How Did I Miss That? Schools Don't Teach About Dakota 38; Remember the Removal Bike Ride

My Republican cousin Ray Sixkiller had that twinkle in his eye I haven’t seen for some time. I think he’s seeing the light at the end of the Trump tunnel in the special prosecutor taking on the obstruction of justice charge and in the lawsuits claiming The Trump Organization is raking in hundreds of thousands of dollars from foreign sources. Trump’s claim that he placed his foreign assets in a trust is nothing but smoke and mirrors. He didn’t create the trust he promised and even if he had it was not “blind.”

Cousin Ray was shaking his head before I finished explaining. “You know,” he asked, “how you are always claiming that we’re the heirs of Indian Country Today and it was the newspaper of record, the New York Times of Indian country?”

I had to admit that’s my position. We are read by more Indians than the Times and our staff collectively knows more about where Indian tribes are and how we got here than any writer the Times is likely to deploy.

“Well,” Ray said smugly, “I got a story where we beat the Times and the Washington Post, too---on their own turf. Last week, a Senate committee issued a subpoena on the down low for Trump’s mythical tapes, but the U.S. Marshal was not able to deliver the subpoena.”

“So what? It doesn’t have to be put in his hand and Congress knows where the White House is…”


“That didn’t help.” Ray could no longer hold it back and he was laughing out loud. “The U.S. Marshal searched high and low at 1600 Pennsylvania. He couldn’t serve the subpoena because you have to leave it with a responsible grown-up.”

His laugh morphed into hysterical giggles. I think my cousin has snapped.

Speaking of the responsible grown-ups shortage, 25-year-old Reality Winner was charged with violation of the Espionage Act before the results of her leak were published.

Those who will make her a heroine must be opposed to the whole idea of classified information. She blew no whistles. The material she leaked had nothing to do with waste, fraud, abuse, or violation of the law by the U.S. government.

Her leakage was only marginally newsworthy, in that it contained some of the basis for concluding that Russia used acts of cyber-warfare against the U.S. elections. That remains an open question only because Donald J. Trump denies it.

Whistleblowing is not a defense to a violation of the Espionage Act. Do we really want a 25-year-old deciding what ought to be classified? I got my top-secret clearance when I was 19. While I loved speculating about what classified material I handled was newsworthy, I didn’t have a big enough ego to think I was qualified to say whether making it public would harm the country.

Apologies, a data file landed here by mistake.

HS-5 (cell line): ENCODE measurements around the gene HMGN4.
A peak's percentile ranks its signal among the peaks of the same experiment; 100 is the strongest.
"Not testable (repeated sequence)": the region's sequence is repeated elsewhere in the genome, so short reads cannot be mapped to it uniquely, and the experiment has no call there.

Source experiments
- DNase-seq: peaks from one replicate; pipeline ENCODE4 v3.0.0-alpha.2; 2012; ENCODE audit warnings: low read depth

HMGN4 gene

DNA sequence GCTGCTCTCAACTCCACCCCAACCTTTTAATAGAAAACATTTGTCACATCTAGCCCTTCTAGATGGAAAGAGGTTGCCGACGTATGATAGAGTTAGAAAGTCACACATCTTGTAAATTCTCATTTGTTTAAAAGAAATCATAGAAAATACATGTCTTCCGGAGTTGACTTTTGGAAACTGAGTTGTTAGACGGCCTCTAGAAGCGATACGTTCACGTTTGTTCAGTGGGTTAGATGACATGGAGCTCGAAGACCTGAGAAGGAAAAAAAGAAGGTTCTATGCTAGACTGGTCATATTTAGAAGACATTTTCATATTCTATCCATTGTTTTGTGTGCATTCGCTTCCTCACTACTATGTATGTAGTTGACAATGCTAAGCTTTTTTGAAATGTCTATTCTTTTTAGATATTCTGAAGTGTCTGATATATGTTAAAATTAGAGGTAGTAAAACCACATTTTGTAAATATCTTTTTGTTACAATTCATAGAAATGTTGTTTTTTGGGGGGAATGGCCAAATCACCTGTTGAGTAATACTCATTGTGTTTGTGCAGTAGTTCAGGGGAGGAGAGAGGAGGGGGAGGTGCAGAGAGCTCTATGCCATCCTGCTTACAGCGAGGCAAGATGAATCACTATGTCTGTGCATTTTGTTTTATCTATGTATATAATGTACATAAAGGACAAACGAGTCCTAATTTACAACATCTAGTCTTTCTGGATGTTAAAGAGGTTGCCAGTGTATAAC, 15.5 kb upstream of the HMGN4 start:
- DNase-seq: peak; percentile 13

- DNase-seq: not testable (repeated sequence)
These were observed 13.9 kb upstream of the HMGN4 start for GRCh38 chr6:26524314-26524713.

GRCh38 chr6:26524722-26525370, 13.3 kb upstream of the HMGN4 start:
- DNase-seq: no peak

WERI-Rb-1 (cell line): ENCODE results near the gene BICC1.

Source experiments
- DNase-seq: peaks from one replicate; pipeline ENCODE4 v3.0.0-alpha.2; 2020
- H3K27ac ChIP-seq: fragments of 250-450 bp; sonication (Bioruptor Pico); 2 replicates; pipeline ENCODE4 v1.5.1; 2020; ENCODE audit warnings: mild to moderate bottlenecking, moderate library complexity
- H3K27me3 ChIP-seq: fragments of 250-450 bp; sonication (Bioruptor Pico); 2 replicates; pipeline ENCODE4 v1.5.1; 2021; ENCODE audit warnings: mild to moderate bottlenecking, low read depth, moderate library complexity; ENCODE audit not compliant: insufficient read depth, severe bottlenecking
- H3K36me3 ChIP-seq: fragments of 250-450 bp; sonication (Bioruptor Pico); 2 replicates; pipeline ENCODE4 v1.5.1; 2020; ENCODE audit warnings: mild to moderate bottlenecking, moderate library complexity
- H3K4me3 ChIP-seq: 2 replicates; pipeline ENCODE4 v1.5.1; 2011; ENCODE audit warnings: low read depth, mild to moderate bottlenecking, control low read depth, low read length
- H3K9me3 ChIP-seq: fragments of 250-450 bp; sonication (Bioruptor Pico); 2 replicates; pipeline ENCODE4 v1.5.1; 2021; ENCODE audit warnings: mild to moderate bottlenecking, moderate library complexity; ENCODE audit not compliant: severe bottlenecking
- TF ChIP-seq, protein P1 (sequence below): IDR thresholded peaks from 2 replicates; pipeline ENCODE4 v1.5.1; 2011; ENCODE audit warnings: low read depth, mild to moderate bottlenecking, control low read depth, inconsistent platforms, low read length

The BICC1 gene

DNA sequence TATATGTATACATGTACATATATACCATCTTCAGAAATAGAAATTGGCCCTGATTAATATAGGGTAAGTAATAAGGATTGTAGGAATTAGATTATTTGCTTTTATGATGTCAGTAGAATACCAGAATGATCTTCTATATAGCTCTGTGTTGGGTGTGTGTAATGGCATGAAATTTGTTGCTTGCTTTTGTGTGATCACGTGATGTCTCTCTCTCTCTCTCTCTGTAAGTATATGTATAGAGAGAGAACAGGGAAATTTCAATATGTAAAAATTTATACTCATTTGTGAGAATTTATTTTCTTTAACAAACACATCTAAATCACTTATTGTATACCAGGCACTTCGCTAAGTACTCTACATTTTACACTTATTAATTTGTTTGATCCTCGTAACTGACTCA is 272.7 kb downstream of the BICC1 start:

Chelsea Manning was a whistleblower. She released evidence of a war crime and a cover-up. That’s not a defense to the charge but it’s a ground for executive clemency, which President Obama extended.

Edward Snowden is a much harder case. His complaint is not about violations of law but rather about what the law is. His method was wholesale release of surveillance materials. He shined light where it needed to go but his method assured he would cause harm. The only dispute is how much harm.

Reality Winner? DuffelBlog said it best: Delusional Loser. Not as delusional as Mr. Trump or his base. Winner’s leak will not convince them and nobody else needs convincing.

While the leakers may be violating the law, the leakees do not. Once information is in circulation, the First Amendment protects recirculating it. Being leaked to is one way to make your bones as a journalist. Another way is to get an important interview nobody else does.

Megyn Kelly hit NBC with a big splash by scoring an interview with Vladimir Putin and proving she could hold her own with another pol who believes in crushing journalists—the first being Donald Trump.

Kelly must be doing something right because when one side of our divided polity wants to string her up, the other side offers to fetch the rope. She jumped ship from Fox News in the middle of serial outrages about the status of women at the network that turned “fair and balanced” into a running gag.

Fox lost Kelly and a very smart lawyer/commentator in the person of Greta Van Susteren about the same time. It was not terribly shocking to see female talent leaving as a culture that normalized sexual harassment was revealed as reaching all the way to the top.

Now, Kelly has interviewed Alex Jones of Infowars. The Oregonian reported that some of the Sandy Hook Elementary School parents are tweeting Kelly pictures of their dead children. Jones claims the Sandy Hook massacre was a hoax orchestrated by the government so Barack Obama could send jackbooted thugs to confiscate your duck gun.